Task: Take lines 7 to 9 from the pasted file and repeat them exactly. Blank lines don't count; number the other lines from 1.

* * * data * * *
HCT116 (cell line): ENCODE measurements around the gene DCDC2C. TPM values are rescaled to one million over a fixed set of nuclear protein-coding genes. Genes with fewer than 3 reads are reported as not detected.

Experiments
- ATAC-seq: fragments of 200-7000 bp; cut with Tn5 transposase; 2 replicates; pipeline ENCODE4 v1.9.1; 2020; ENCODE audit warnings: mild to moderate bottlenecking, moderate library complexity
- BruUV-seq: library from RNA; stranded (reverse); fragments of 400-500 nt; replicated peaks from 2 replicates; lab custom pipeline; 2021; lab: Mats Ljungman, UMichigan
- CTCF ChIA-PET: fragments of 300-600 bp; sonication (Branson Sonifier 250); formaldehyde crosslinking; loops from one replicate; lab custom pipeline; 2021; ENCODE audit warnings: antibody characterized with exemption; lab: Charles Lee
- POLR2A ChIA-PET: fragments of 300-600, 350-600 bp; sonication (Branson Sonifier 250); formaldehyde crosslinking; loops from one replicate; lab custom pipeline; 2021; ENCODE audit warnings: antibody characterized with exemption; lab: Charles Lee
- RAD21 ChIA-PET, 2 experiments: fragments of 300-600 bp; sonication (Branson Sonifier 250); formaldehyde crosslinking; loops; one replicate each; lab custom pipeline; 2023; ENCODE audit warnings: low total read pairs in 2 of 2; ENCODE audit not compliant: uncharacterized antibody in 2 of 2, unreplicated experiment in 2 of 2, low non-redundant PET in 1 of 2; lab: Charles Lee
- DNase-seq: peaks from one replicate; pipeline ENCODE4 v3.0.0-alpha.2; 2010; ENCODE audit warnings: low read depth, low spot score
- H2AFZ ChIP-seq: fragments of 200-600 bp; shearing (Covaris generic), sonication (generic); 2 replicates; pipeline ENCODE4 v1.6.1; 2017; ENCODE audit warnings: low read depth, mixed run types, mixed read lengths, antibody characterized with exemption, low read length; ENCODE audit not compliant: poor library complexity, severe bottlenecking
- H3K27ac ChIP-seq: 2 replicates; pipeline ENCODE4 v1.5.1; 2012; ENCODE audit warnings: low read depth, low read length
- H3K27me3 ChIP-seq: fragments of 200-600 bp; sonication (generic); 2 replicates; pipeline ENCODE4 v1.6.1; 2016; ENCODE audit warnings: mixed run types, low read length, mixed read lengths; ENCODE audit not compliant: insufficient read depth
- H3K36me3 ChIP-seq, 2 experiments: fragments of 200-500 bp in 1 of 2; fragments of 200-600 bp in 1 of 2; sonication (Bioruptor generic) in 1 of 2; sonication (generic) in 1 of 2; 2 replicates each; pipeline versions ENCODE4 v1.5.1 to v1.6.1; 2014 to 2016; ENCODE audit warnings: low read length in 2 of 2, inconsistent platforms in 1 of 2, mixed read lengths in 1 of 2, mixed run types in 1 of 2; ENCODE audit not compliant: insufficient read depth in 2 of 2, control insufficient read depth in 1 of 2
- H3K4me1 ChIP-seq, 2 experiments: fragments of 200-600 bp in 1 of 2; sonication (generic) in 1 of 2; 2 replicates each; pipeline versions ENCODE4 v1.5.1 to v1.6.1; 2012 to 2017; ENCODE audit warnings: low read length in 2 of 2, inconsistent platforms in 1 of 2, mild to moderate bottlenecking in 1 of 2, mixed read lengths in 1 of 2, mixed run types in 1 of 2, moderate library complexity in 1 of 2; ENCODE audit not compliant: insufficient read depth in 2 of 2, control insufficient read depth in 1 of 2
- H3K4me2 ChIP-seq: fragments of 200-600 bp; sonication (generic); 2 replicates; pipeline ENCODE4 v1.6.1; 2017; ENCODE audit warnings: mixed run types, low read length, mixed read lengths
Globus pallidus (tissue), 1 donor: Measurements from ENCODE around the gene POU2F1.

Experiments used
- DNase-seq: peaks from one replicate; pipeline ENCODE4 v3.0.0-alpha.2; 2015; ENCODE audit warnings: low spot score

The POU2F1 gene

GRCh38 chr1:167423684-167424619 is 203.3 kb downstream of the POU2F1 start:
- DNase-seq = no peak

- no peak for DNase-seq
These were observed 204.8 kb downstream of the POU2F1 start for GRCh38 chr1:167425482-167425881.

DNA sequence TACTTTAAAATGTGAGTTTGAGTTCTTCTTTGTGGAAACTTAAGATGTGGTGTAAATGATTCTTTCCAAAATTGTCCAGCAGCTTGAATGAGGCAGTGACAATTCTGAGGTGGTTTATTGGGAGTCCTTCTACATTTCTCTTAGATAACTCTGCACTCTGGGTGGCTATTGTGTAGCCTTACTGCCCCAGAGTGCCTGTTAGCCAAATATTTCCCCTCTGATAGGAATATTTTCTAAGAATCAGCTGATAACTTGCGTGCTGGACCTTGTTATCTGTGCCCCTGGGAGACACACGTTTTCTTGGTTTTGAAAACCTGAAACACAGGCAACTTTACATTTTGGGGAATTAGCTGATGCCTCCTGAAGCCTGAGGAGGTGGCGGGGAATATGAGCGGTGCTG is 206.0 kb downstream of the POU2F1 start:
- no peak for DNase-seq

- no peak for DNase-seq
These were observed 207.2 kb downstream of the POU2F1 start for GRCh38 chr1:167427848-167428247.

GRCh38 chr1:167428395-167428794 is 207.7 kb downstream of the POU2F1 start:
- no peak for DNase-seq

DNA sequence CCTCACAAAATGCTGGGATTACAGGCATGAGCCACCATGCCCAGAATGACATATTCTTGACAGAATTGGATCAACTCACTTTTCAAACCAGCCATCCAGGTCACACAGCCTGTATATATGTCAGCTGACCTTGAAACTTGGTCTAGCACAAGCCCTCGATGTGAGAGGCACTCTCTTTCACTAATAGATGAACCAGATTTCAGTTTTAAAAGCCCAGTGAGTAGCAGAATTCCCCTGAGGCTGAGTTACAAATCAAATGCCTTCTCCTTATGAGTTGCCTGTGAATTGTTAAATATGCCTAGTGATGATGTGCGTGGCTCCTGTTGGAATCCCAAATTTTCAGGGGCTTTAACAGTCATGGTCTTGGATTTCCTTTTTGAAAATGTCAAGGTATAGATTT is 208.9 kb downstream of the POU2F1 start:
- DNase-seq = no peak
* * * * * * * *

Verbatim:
- RAD21 ChIA-PET, 2 experiments: fragments of 300-600 bp; sonication (Branson Sonifier 250); formaldehyde crosslinking; loops; one replicate each; lab custom pipeline; 2023; ENCODE audit warnings: low total read pairs in 2 of 2; ENCODE audit not compliant: uncharacterized antibody in 2 of 2, unreplicated experiment in 2 of 2, low non-redundant PET in 1 of 2; lab: Charles Lee
- DNase-seq: peaks from one replicate; pipeline ENCODE4 v3.0.0-alpha.2; 2010; ENCODE audit warnings: low read depth, low spot score
- H2AFZ ChIP-seq: fragments of 200-600 bp; shearing (Covaris generic), sonication (generic); 2 replicates; pipeline ENCODE4 v1.6.1; 2017; ENCODE audit warnings: low read depth, mixed run types, mixed read lengths, antibody characterized with exemption, low read length; ENCODE audit not compliant: poor library complexity, severe bottlenecking